As a result of the above mentioned, caricatured in Figure 2, many, if not the majority of, planning departments became dominated by the logic of economics, and are being increasingly forced to justify their choices under the problematic assumptions of cost-benefit analysis. As stated by Kelman (1981): “It is amazing that economists can proceed in unanimous endorsement of cost-benefit analysis as if unaware that their conceptual framework is highly controversial in the discipline from which it arose – moral philosophy.”
How planning tames alternatives: the case of urban agriculture in Portugal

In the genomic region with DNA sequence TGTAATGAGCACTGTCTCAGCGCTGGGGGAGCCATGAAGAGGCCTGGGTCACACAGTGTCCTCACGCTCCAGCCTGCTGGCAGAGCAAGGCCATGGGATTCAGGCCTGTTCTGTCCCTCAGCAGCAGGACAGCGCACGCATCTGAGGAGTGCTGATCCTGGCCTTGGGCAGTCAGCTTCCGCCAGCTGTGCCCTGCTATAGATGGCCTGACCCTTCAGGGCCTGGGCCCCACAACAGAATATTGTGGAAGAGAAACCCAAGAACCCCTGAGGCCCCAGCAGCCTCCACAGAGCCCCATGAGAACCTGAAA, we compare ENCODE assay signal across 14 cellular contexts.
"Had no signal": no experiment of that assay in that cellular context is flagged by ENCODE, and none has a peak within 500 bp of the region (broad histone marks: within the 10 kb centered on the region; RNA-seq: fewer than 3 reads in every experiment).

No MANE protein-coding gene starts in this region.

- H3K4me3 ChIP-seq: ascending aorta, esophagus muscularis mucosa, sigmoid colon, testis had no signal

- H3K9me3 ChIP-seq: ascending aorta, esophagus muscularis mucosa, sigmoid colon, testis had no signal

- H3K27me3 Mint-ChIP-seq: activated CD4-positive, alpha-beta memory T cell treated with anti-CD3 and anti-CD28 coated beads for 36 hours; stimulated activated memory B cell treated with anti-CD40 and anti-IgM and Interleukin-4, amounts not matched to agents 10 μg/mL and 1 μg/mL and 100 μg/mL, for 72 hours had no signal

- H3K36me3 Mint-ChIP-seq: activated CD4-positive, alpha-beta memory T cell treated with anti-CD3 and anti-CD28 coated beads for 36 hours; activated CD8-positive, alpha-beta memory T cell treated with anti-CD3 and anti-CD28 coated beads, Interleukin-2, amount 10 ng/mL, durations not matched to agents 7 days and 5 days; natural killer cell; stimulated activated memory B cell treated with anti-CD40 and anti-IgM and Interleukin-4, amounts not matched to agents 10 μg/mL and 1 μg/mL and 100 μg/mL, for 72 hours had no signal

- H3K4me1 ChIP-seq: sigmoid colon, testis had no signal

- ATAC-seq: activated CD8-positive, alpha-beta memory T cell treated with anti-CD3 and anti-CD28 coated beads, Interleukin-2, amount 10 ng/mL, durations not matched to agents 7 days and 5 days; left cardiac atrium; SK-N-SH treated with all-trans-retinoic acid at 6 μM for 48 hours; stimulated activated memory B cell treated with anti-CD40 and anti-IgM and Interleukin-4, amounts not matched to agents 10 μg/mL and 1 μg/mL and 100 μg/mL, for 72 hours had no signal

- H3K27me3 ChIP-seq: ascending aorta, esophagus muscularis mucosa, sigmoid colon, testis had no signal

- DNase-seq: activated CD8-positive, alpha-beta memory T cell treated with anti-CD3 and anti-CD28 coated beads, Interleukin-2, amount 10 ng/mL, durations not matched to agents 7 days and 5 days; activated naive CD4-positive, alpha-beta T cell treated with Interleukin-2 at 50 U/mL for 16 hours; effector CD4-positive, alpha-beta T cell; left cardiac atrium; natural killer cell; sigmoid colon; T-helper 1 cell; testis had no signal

Following a global trend, urban agriculture (UA) is now a hot topic also in Portuguese planning, as can be confirmed by the research conducted by Delgado (2018, 2020). I have myself participated in some research about the subject, and for this we conducted a variety of interviews with UA-related local stakeholders. The interviewees noted that UA became so popular in Portugal because of the economic hardship following the 2008 global crisis. It is now perceived as a practice capable of giving to local communities in general, and deprived social groups in particular, basic means for subsistence while also achieving some positive sustainability-related externalities such as promoting biodiversity and reducing carbon. In other words, UA-friendly policies emerged in Portugal within a perceived context of economic hardship that, following the habitual neoliberal predicament, place on the deprived and vulnerable the responsibility to take care of themselves. This time they also have to produce their own food.